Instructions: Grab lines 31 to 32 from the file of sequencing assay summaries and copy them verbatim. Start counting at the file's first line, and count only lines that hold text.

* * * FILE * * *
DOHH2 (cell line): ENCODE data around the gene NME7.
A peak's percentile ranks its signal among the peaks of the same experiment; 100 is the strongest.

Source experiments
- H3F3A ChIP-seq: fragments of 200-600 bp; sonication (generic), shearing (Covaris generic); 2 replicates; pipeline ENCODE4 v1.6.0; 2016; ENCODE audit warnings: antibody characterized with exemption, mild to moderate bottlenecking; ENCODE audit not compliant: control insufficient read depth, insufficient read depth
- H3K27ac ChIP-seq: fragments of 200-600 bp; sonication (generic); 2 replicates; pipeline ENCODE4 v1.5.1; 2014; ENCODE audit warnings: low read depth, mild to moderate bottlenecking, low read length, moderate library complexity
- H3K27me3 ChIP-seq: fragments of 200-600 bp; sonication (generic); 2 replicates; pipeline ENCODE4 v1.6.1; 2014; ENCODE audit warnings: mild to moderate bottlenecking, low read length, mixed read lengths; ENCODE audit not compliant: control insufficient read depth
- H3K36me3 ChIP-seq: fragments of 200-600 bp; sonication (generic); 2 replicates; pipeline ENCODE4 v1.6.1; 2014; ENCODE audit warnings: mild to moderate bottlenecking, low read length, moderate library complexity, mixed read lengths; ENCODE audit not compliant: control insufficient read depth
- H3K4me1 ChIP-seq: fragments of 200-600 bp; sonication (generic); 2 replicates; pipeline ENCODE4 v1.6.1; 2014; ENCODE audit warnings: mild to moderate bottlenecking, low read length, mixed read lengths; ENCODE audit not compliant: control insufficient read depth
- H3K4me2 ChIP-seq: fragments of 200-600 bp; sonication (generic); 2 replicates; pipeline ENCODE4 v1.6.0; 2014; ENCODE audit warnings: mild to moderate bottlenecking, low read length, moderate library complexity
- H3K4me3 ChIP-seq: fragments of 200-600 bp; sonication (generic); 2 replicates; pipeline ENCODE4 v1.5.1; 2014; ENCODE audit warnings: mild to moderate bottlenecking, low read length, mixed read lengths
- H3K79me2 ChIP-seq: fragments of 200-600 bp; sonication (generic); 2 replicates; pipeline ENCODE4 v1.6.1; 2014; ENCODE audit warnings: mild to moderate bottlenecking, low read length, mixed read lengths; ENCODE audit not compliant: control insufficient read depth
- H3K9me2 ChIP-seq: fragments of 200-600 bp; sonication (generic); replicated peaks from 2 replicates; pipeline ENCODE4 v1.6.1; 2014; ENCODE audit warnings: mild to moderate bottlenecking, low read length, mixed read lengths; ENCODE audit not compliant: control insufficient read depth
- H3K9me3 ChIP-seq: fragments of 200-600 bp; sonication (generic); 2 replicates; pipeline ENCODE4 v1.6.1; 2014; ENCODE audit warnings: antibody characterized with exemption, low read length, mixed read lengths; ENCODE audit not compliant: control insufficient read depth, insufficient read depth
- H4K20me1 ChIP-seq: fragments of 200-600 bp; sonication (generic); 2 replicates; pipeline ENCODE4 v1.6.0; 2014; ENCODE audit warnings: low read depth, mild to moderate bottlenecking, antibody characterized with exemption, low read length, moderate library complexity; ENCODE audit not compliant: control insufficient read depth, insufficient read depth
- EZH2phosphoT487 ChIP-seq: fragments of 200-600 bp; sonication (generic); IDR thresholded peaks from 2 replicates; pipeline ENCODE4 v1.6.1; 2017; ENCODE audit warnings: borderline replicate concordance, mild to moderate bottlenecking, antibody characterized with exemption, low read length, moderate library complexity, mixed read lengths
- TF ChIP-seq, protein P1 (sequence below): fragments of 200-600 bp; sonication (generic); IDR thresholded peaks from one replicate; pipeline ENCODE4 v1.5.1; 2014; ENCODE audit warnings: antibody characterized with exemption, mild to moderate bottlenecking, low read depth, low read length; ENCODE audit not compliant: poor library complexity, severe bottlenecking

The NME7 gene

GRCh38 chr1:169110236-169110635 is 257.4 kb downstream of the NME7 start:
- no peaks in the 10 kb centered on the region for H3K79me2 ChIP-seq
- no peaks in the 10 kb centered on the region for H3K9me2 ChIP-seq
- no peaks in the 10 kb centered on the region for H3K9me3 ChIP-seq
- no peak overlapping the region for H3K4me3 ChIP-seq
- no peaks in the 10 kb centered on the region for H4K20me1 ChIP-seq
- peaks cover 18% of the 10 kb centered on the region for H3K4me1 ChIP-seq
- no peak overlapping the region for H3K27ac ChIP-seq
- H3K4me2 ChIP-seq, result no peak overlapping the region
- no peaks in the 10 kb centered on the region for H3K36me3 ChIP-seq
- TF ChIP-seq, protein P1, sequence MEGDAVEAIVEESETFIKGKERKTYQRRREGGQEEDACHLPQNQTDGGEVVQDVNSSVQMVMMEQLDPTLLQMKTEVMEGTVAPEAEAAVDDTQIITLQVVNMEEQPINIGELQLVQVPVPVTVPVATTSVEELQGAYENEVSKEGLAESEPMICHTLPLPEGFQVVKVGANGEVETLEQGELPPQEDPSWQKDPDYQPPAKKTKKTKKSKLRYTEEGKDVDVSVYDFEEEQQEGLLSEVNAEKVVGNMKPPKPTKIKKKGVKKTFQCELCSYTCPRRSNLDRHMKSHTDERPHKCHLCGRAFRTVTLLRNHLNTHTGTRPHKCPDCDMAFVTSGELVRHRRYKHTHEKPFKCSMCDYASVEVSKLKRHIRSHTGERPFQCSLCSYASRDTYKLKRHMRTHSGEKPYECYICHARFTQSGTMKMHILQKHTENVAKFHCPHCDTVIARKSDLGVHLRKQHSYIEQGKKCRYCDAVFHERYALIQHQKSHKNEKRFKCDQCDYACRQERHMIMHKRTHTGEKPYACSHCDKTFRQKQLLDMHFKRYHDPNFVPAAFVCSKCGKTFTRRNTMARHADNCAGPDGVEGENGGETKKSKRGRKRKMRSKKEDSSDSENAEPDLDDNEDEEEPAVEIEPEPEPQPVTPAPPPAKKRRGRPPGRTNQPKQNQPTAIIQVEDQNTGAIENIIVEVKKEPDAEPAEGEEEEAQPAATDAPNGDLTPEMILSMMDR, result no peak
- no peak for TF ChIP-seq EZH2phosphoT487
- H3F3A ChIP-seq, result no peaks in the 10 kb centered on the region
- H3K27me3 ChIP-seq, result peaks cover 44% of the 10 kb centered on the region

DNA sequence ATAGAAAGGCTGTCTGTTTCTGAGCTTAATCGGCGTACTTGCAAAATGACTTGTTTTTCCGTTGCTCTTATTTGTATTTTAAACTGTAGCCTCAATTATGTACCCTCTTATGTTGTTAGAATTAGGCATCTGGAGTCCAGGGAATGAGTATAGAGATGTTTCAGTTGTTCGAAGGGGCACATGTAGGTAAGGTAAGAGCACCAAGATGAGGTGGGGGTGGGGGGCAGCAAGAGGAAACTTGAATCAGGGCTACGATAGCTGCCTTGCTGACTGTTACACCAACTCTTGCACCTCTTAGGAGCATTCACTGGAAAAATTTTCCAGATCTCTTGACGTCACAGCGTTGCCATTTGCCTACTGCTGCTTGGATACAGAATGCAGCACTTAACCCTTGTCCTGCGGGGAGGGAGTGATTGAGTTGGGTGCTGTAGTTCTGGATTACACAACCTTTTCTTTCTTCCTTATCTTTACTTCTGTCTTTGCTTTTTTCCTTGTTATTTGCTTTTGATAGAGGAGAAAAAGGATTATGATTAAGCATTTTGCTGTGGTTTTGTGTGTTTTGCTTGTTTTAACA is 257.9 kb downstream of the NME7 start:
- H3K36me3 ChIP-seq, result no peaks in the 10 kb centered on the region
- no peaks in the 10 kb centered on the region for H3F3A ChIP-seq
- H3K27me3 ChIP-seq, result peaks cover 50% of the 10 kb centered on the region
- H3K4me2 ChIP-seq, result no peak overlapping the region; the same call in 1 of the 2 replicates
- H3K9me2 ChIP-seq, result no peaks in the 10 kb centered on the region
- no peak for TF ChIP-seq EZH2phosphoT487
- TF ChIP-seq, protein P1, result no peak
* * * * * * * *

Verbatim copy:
- H3K27me3 ChIP-seq, result peaks cover 44% of the 10 kb centered on the region

DNA sequence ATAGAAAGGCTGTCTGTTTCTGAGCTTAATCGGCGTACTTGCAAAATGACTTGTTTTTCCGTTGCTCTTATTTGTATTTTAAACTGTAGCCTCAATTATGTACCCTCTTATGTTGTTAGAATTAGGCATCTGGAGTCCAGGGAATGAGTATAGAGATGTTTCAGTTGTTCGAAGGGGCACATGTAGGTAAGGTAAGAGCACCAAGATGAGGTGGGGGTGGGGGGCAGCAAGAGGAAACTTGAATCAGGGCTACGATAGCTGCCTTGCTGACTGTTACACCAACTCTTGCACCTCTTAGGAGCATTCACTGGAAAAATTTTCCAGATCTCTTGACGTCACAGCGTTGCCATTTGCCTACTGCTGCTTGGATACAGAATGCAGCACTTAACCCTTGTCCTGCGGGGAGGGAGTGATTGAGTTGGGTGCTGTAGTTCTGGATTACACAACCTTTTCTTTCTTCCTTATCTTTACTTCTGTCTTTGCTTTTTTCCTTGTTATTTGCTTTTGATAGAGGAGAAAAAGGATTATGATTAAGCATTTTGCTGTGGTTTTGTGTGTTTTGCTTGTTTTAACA is 257.9 kb downstream of the NME7 start: